If you’re trying to send a message, repeating parts helps to highlight important parts of the message. Parts that should not be overlooked. Presenting them to your reader several times in the same form, will help them to properly get them.

If you are receiving information or directives, you want to make sure that what you got from the message is actually what the sender meant. Repeating things with the same words does not help here, paraphrasing is what you should do. Putting the same message down with different words, helps the sender to understand that you understood the message.

This leads to the next paragraph.

State the obvious

This might sound stupid, but it isn’t. To state the obvious is underrated and very useful. What is obvious for you, might not be obvious for the others and vice versa.

I hear you asking “how do I know that something is obvious for me if for me is obvious”. You’ll get there, with practice. Putting yourself in the shoes of your recipient will help you to see what might not be obvious for them. And sometimes, let’s be honest, we know that something is obvious for us in the back of our mind and deliberately not write it because writing is hard.

Don’t rely on someone’s domain knowledge

If this paragraph seems redundant to you, please read again the previous one.

Beside direct messages, we deal a lot with tickets, regardless of what is your ticketing system. Sometimes it happens to deal with a ticket that it was written in such a rush, that one might think that it carries god-knows-what contagious disease and the reporter wanted to get rid of it as fast as possible.

In many cases, they glob together jargon terms, acronyms, math symbols. The ticket reporter, as their close teammates, can make sense of these texts, but most of the readers are left to decipher the content of the ticket before actually starting thinking. In these cases, one has to fish from a domain knowledge might not possess. How am I supposed to know what that weird acronym stands for? Can I ask? Will I look like a fool? No! Ask, ask, ask! They’ll be looking like fools for not being able to write more clearly.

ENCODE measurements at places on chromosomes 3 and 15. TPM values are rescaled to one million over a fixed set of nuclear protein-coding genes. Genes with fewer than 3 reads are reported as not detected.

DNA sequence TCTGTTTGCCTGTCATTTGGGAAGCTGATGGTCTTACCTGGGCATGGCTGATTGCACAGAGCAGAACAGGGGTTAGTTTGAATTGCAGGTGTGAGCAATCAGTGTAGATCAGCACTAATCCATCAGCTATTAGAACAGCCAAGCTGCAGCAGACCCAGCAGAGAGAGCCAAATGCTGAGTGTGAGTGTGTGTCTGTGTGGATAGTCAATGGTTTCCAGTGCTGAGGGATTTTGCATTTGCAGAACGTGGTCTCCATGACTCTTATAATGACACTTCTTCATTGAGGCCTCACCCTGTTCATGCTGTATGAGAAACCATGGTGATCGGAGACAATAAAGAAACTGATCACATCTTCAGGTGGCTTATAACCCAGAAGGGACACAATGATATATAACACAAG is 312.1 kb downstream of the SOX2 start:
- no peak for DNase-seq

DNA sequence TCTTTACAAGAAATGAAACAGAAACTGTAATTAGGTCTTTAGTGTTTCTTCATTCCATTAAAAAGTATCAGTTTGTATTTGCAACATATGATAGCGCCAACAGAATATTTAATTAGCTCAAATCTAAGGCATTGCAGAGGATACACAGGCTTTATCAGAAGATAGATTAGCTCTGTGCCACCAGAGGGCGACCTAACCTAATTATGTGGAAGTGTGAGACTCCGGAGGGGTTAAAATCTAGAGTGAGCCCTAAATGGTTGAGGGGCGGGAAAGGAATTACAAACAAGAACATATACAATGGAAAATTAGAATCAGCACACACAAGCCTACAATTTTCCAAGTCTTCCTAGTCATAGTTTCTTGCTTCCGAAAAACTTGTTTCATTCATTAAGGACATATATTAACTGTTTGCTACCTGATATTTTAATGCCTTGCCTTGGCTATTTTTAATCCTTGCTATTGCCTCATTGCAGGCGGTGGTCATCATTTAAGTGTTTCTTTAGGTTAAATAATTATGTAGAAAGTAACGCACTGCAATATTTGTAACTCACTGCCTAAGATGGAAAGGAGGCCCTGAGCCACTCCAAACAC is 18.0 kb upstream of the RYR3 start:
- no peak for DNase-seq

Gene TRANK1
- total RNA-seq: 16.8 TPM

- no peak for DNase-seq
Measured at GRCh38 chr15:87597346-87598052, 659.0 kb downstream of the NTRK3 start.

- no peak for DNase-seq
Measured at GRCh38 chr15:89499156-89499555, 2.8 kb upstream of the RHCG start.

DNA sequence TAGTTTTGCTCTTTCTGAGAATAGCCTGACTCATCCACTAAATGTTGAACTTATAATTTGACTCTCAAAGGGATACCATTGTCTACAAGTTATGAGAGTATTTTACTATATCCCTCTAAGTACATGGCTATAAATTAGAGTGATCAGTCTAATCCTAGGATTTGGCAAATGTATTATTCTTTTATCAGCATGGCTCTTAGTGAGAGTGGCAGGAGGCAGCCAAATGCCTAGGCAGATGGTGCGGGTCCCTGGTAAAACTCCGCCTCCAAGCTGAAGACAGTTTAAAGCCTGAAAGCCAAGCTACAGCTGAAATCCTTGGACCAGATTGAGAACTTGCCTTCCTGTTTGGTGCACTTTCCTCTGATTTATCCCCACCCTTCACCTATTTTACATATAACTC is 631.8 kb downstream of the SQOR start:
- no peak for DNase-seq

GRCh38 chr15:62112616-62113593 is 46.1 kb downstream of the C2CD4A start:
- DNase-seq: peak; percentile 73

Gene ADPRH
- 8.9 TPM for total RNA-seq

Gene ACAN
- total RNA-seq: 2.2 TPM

To rely on someone’s domain knowledge is a bad habit. It frustrates the reader and kills productivity. To write a clearer ticket is easier and faster than trying to decipher one. And even if the recipients will think to have got the message right, they might have not.

Besides, with this contrived ticket, you lose the documentation. Even if after a while someone’s got the domain knowledge to understand the content and work on that. Tickets often remain as reference for the work done (for software development at least). So if one day a new team member has to dig into old tickets, they will face the same challenge in understanding their content.

Grammar, punctuation and formatting

Make the effort to use proper grammar. Grammar rules are good and help to write clearer messages. Punctuation is a big deal and you can compound it with formatting. Italic, bold, code, quotation, links - use them properly so that the final result is pleasing to read and the formatting meaningful.

Don’t paste humongous URL, format them as links with meaningful names. You might want to search for them in the future and it will be of no use to have named all the links link, here, this.

Bullet points don’t equal prose. They have their purpose, don’t use them otherwise.

Don’t write line by line

With the ellipsis function of basically any IM program, you nail a person on their chair when you write a long message line by line.

And besides, by doing so, you don’t allow yourself to think about what has been written, because it’s already gone (yeah, you can edit it in Slack, but it’s not the same).

Editing sent messages

Since we’ve mentioned this function, editing sent messages should be used very little.

First because you should have written, read, edited and rewritten your message a few times before sending it; and second because the recipient has not access to the unedited version.

Keep edits mostly for typos, but if you really need to edit a message, instead of deleting the edited part use meaningful formatting like the striker allowing the recipient to see the whole evolution of the message.

Be there

Sometimes the message we want to send is simple and its function ends after the first read. I’m thinking of greetings and “thank you messages”. These are usually very short, and by writing them in full we show that we care. Write “Thank you!” instead of “thanks”, write “yes sure!” instead of “k”. Use the exclamation mark to show sincerity (and emojis if they fit your personality).